Christian Elements in Beowulf

Christian Elements in Beowulf

The epic poem Beowulf which was written in pagan times, it is complete with many allusions to topics relating to the Christian faith that can be used as evidence of a Christian influence. For instance passages containing biblical history, displeasure with heathen ideas, and the mention of doctrines typically Christian can be found in the text of Beowulf. This is important because it will prove that a Beowulf was written by a Christian author to inform and entertain a Christian audience and also spread the beliefs and ideas of the religion.

One of the first Christian influences noticed were the passages that contained biblical history or allusions to some parables in the bible. These include references to Cain the first murderer, Abel the first victim of murder, and the flood. The following quote describes Cain’s evil lineage with an example from the bible. Grendel was the name of this grim demon haunting the marches, marauding round the heath and the desolate fens; he had dwelt for a time in misery among the banished monsters, Cain’s clan, whom the creator had outlawed and condemned as outcasts. For the killing of Abel the Eternal Lord had exacted a price:

Cain got no good from committing that murder because the Almighty made him anathema and out of the curse of his exile there sprang ogres and elves and evil phantoms and the giants too who strove with God time and again until He gave them their reward. (102-114) (Heaney) This quote illustrates why Grendel was evil. It describes him as being a descendant of Cain and banished from the grace of God In addition, there are passages containing expressions in disapproval of heathen worship. There is one of these in the introduction to the Danes near the beginning of the poem. Sometimes at pagan shrines they vowed fferings to idols, swore oaths that the killer of souls might come to their aid and save the people. That was their way, their heathenish hope; deep in their hearts they remembered hell. (175-180) (Heaney) The author shows some discomfort at the fact that they worshiped at pagan shrines and made offerings to idol by saying that they would soon remember hell because they were doing something prohibited in Christianity. Lastly, proof for the Christian influences in Beowulf is also in the passages containing references to doctrines in the Christian faith like references to heaven, hell, fate, blessings from the Lord and God Almighty.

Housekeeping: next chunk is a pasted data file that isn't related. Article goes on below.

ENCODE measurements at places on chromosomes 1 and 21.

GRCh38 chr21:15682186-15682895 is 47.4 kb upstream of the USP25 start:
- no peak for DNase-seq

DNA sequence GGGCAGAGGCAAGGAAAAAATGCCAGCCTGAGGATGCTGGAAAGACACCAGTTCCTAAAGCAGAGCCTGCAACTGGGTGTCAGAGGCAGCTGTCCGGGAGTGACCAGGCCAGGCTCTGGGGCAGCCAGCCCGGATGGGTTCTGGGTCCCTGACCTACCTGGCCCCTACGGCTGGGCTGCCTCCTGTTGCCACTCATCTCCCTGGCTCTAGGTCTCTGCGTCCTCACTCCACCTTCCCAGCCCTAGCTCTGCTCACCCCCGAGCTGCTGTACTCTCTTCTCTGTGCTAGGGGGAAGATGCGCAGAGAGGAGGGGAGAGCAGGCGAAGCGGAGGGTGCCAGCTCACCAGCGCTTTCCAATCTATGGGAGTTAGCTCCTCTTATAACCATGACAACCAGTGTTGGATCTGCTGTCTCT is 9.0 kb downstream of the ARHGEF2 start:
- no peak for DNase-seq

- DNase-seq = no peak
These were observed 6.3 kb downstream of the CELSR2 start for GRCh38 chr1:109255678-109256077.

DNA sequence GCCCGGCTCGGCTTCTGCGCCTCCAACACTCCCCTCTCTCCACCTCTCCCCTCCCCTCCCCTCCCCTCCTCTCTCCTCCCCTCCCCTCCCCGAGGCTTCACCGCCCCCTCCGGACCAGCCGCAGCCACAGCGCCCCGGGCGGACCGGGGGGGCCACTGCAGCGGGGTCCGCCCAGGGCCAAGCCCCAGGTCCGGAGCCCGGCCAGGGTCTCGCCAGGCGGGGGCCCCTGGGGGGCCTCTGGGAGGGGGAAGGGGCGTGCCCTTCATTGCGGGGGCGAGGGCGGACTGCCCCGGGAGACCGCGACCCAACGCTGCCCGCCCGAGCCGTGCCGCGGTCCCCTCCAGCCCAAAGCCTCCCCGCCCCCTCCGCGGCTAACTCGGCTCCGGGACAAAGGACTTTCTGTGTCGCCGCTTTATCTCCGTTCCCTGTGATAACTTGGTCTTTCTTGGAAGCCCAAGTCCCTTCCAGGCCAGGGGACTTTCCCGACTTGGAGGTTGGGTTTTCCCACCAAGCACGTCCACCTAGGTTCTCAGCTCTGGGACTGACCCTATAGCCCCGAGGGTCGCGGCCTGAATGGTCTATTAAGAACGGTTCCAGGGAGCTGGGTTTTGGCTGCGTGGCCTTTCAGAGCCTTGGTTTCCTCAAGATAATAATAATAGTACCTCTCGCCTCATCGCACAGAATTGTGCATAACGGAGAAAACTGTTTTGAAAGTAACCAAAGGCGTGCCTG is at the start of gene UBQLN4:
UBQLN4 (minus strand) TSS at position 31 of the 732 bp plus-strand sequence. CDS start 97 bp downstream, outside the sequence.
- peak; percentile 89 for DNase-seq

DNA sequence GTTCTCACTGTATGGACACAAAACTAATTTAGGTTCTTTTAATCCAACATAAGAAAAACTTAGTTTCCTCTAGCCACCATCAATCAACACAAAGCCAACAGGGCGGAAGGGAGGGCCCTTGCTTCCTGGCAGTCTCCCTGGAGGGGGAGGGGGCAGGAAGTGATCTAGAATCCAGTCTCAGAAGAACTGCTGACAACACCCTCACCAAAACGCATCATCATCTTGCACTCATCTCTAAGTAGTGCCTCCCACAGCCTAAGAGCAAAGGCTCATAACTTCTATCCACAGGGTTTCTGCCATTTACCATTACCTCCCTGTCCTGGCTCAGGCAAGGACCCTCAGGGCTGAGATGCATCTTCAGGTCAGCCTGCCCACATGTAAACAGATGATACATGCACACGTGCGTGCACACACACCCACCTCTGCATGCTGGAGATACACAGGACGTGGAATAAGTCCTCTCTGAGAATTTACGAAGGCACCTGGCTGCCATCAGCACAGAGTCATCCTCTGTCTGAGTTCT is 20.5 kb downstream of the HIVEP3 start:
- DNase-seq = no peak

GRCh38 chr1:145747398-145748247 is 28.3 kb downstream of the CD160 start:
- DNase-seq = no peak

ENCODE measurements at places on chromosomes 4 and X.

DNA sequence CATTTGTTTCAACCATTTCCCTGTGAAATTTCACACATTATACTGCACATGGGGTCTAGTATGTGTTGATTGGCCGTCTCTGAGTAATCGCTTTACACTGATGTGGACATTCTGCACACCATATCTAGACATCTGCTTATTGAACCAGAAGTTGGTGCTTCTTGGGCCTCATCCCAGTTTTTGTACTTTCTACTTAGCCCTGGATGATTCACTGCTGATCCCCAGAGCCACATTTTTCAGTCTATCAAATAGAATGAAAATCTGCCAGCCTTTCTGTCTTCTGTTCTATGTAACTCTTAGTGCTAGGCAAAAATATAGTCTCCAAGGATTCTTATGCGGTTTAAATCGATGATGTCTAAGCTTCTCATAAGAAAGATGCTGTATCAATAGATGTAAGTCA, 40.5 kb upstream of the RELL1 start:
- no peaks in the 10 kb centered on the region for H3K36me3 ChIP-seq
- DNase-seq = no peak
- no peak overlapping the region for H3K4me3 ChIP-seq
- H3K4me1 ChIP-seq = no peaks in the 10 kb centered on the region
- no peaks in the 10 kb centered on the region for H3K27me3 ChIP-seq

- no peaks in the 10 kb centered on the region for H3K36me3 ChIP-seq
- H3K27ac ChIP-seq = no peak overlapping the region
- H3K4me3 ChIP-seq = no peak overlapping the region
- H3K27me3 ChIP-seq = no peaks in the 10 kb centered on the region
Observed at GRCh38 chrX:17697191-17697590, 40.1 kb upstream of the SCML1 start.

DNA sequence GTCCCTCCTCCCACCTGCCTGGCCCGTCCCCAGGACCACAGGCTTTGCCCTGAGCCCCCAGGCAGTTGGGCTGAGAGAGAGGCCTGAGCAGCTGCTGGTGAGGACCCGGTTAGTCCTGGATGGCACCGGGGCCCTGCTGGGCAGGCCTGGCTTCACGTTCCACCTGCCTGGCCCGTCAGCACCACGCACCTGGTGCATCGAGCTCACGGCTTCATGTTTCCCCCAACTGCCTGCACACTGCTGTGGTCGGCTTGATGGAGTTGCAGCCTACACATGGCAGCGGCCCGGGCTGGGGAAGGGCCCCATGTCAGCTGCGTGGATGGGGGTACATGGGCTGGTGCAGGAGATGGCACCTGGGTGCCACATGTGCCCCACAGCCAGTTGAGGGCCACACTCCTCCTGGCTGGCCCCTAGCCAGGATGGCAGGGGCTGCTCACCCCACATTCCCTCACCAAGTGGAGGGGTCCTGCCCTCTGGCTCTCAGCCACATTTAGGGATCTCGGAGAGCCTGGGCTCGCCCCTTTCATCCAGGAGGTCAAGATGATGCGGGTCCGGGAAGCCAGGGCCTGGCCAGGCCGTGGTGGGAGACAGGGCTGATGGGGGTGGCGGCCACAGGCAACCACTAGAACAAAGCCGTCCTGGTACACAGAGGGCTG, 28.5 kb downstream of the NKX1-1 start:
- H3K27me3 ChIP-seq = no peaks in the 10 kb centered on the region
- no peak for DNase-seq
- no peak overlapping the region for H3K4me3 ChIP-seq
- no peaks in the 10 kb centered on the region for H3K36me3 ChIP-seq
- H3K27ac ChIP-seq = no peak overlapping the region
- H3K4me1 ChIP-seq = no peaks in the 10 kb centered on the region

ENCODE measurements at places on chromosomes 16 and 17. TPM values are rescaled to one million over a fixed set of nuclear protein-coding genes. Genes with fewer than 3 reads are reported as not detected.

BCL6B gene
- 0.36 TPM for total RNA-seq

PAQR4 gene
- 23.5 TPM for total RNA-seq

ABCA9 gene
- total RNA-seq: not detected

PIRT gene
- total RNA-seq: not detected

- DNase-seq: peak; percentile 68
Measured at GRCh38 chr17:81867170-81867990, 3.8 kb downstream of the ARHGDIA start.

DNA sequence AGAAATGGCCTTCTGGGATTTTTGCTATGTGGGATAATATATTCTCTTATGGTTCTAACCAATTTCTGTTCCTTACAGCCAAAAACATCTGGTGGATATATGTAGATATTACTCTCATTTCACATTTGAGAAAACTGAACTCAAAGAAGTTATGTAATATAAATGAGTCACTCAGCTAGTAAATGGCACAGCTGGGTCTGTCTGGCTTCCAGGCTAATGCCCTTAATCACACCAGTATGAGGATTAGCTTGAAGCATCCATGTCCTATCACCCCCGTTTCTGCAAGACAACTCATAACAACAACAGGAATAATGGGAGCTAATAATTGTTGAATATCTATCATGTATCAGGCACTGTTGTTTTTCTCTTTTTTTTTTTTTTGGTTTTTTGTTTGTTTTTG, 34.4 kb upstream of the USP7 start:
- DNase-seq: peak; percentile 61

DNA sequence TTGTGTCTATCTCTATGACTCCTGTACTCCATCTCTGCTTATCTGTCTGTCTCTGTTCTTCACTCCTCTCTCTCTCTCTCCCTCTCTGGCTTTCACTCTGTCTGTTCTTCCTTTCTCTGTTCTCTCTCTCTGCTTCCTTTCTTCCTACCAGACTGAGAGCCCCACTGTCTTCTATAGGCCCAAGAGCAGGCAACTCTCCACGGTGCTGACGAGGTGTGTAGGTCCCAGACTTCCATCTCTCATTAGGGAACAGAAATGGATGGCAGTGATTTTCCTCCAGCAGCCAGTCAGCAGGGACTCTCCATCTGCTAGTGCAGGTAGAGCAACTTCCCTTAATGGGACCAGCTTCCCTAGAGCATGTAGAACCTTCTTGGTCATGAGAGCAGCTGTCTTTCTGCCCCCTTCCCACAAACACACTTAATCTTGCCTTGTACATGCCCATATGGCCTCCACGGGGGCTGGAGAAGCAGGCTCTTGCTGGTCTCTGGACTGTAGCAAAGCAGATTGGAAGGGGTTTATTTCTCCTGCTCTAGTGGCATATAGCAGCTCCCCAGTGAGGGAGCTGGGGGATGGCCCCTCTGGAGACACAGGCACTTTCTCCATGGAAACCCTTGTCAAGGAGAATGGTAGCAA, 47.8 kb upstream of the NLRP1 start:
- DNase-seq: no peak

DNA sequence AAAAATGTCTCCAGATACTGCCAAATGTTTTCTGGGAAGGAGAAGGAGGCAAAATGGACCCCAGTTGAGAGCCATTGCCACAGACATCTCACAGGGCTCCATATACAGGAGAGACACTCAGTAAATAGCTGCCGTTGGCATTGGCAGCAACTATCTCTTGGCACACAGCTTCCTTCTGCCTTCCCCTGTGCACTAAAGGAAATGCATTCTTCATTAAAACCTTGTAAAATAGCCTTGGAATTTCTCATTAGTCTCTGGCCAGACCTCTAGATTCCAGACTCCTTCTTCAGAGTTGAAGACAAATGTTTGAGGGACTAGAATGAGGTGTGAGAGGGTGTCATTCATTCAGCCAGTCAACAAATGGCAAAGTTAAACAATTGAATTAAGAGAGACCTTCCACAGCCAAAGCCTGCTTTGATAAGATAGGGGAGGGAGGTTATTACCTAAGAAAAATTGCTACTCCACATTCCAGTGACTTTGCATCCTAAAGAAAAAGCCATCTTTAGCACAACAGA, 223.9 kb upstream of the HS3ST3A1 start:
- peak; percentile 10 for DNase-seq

Some examples of these can be found in this quote. The monster wrenched and wrestled with him but Beowulf was mindful of his mighty strength, the wondrous gifts God had showered on him: He relied for help on the Lord of All, on His care and favour. So he overcame the foe, brought down the hell-brute. (1269-1274) (Heaney) Beowulf was conscious of the fact that his strength came from God, and the author also praises God in this passage by calling Him the Lord of All. He also calls attention to the fact that the monsters are hell spawns.

There were many passages in the text of Beowulf that contained allusions to biblical history, displeasure with heathen ideas, and the mention of doctrines typically Christian can be found in the text and be used as evidence of a Christian influence. This is important because provided evidence that the epic poem, Beowulf, was written by a Christian author to inform and entertain a Christian audience and also spread the values and ideas of the religion. Bibliography Heaney, Seamus. Seamus Heaney’s Beowulf: A New Verse Translation. Farrar,Straus, and Giroux, 2000.